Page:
President Emmerson Mnangagwa last night avoided the political crisis narrative that gathered momentum recently choosing to attribute what he said is a humanitarian crisis to economic sanctions, climate change and the COVID-19 pandemic.
Addressing the 75th session of the United Nations General Assembly last night, Mnangagwa skirted the political and human rights question that gained global spotlight through the #Zimbabweanlivesmatter, highlighting his administration’s successful economic reforms that have stabilized the exchange rate and prices of basic commodities among other issues.
“Zimbabwe is on a new path. Like other nations in the region, we are facing humanitarian challenges which in our case have been worsened by the illegal sanctions, the negative impact of climate change and compounded by the outbreak of the COVID-19 pandemic,” said Mnangagwa.
He also spoke about the ‘culture of dialogue’ which he said was gaining momentum as marked by the programmes and activities of the Political Actors Dialogue (POLAD) that he initiated soon after the 2018 general elections.
“My administration places great important on fostering national unity and cohesion. The culture of dialogue across all sectors is taking root with activities and programmes under the auspicies of our homegrown Political Actors Dialogue (POLAD), gaining momentum,” added Mnangagwa.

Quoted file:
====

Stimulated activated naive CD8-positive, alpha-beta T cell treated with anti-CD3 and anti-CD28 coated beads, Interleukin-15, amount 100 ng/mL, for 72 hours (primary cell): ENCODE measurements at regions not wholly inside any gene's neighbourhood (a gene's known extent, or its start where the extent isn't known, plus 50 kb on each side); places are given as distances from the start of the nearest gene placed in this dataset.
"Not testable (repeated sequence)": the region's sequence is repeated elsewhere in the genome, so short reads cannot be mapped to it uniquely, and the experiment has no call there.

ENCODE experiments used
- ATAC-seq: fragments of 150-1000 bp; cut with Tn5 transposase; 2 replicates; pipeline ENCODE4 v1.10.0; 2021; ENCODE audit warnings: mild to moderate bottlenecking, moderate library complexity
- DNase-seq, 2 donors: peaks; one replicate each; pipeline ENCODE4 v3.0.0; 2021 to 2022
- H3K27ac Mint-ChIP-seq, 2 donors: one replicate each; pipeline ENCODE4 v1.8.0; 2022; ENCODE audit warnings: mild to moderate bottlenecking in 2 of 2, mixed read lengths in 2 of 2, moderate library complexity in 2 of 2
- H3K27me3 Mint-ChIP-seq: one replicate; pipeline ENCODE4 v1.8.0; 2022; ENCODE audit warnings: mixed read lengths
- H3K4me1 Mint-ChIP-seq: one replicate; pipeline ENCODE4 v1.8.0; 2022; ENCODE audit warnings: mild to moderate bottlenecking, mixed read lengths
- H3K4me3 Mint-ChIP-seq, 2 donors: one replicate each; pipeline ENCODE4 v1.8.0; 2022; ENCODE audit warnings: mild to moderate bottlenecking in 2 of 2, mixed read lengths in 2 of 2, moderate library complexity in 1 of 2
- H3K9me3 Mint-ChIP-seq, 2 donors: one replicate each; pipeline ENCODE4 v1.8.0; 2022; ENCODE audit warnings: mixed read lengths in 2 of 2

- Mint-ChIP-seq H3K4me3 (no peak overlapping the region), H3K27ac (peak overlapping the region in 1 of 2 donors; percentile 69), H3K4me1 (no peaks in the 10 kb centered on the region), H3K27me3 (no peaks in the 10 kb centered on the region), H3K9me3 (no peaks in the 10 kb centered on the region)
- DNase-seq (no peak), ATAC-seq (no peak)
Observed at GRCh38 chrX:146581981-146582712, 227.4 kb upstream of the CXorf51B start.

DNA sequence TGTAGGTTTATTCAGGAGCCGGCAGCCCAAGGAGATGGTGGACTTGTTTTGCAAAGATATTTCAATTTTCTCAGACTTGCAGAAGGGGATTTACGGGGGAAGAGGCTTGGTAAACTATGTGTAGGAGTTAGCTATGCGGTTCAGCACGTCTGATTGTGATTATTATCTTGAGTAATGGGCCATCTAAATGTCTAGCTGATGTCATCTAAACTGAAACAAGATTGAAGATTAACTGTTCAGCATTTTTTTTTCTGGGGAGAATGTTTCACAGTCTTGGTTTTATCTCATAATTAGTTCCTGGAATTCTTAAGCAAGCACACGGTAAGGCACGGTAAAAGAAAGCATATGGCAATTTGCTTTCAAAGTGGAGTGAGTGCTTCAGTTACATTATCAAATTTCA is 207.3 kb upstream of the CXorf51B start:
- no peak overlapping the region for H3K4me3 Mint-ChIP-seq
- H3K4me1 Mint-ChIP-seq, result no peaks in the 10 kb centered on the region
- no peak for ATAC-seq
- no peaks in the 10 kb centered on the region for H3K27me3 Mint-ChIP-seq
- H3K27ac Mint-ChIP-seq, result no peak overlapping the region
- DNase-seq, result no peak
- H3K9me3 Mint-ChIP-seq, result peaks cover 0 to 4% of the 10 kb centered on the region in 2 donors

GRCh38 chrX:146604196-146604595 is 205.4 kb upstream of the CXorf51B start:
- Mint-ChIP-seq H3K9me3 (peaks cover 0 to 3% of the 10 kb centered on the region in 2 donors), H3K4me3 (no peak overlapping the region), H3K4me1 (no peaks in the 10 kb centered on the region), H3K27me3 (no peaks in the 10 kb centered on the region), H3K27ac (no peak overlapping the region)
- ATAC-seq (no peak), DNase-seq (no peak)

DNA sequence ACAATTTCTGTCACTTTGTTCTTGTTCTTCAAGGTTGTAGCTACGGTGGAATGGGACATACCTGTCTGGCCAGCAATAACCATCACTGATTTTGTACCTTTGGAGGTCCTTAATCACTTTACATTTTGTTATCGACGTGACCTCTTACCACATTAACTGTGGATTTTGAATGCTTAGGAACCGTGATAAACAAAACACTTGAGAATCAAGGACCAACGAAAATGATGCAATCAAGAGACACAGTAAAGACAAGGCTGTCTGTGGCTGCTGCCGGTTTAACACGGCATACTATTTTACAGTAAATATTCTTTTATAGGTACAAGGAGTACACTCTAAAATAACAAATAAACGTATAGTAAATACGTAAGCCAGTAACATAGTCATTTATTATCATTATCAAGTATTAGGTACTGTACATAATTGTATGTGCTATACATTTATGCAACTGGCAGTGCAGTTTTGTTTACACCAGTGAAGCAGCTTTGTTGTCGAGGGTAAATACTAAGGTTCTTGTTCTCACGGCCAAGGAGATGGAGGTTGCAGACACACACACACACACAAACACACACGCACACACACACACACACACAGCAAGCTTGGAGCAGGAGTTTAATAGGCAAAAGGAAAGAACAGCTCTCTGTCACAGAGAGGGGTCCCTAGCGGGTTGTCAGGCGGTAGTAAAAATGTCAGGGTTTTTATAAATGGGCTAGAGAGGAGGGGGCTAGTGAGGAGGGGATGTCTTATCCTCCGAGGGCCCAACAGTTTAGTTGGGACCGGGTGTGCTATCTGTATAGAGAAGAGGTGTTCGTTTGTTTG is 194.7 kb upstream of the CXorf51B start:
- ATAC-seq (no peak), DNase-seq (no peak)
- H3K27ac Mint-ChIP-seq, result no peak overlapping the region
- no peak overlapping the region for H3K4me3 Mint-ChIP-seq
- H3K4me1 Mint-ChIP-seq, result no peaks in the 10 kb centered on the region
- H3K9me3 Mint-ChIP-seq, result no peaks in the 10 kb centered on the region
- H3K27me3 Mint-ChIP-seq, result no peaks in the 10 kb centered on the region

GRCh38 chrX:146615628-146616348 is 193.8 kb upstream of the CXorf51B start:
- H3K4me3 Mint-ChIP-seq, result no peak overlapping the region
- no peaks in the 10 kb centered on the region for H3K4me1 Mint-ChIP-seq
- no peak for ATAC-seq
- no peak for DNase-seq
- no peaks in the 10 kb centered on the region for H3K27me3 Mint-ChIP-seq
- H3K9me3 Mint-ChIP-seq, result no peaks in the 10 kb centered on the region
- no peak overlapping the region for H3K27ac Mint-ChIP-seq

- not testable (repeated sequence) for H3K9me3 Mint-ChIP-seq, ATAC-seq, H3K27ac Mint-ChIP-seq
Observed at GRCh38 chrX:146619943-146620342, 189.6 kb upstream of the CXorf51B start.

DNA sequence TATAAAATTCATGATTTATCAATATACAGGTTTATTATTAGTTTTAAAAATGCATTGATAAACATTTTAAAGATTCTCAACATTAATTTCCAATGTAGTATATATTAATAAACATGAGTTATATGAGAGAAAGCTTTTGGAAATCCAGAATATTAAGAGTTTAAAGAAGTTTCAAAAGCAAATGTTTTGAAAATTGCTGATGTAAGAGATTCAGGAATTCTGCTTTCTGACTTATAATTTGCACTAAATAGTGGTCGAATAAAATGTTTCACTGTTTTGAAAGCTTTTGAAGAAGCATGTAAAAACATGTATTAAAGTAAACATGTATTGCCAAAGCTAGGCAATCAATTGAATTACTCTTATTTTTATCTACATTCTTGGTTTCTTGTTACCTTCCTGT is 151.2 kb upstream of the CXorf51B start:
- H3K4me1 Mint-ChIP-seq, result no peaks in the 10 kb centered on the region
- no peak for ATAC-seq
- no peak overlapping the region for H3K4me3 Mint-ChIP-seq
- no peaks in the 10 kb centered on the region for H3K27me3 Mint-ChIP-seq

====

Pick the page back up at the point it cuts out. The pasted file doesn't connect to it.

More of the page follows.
The biggest opposition MDC Alliance and a host of other smaller parties including Alliance for People’s Agenda (APA), Build Zimbabwe Alliance (BZA) and Transform Zimbabwe have refused to be part of POLAD, dismissing it as a group of Mnangagwa’s praise singers.
He further noted told UNGA delegates that his administration was decisive in entrenching constitutionalism, democracy and rule of law despite loud complains from the opposition.
“Similarly, my administration is decisive in entrenching Constitutionalism, democracy and the rule of law including the protection of property rights,” said Mnangagwa.
Zimbabwe has recently hogged international limelight over gross human rights abuses with South Africa’s ruling party ANC sending a delegation on a fact finding mission.
The international community including United States of America, United Kingdom and other western bodies have spoken loudly against the persecution of journalists and opposition voices including Hopewell Chin’ono, Job Sikhala and Godfrey Kurauone as well as July 31 anti-corruption protest convener Jacob Ngarivhume among others.